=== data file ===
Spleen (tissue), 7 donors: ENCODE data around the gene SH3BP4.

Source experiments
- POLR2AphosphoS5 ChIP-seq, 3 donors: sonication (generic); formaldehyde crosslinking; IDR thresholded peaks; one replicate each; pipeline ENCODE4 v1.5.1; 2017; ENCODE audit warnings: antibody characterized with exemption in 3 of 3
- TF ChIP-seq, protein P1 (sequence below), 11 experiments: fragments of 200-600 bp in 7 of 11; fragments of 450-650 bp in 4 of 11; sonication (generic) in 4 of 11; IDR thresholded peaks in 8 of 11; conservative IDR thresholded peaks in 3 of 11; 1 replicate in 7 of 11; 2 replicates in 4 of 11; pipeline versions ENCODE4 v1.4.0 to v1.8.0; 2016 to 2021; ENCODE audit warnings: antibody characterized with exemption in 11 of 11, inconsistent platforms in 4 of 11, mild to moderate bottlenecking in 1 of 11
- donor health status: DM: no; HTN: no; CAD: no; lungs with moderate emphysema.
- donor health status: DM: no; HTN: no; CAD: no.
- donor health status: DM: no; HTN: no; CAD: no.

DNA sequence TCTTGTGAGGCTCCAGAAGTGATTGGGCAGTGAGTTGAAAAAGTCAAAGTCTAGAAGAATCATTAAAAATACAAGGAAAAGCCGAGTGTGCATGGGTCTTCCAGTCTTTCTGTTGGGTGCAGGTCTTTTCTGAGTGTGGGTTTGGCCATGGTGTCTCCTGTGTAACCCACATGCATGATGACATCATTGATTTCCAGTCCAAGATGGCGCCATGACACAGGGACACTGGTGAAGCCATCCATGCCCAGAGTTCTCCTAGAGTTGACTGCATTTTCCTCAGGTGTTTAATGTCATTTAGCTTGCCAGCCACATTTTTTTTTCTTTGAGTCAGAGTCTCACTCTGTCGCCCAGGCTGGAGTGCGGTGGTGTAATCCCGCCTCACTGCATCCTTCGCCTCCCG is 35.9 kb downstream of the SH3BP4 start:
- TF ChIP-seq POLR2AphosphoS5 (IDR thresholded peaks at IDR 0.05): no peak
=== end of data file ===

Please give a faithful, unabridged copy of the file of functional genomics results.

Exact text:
Spleen (tissue), 7 donors: ENCODE data around the gene SH3BP4.

Source experiments
- POLR2AphosphoS5 ChIP-seq, 3 donors: sonication (generic); formaldehyde crosslinking; IDR thresholded peaks; one replicate each; pipeline ENCODE4 v1.5.1; 2017; ENCODE audit warnings: antibody characterized with exemption in 3 of 3
- TF ChIP-seq, protein P1 (sequence below), 11 experiments: fragments of 200-600 bp in 7 of 11; fragments of 450-650 bp in 4 of 11; sonication (generic) in 4 of 11; IDR thresholded peaks in 8 of 11; conservative IDR thresholded peaks in 3 of 11; 1 replicate in 7 of 11; 2 replicates in 4 of 11; pipeline versions ENCODE4 v1.4.0 to v1.8.0; 2016 to 2021; ENCODE audit warnings: antibody characterized with exemption in 11 of 11, inconsistent platforms in 4 of 11, mild to moderate bottlenecking in 1 of 11
- donor health status: DM: no; HTN: no; CAD: no; lungs with moderate emphysema.
- donor health status: DM: no; HTN: no; CAD: no.
- donor health status: DM: no; HTN: no; CAD: no.

DNA sequence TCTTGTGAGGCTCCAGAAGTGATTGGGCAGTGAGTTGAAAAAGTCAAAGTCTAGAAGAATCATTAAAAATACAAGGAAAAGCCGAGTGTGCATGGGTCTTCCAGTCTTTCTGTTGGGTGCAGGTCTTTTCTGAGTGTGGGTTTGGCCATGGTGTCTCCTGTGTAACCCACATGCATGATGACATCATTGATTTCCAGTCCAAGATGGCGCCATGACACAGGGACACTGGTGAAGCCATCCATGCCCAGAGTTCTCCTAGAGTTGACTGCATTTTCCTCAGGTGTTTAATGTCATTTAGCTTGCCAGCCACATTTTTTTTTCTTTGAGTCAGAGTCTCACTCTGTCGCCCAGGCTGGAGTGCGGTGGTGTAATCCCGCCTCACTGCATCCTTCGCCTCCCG is 35.9 kb downstream of the SH3BP4 start:
- TF ChIP-seq POLR2AphosphoS5 (IDR thresholded peaks at IDR 0.05): no peak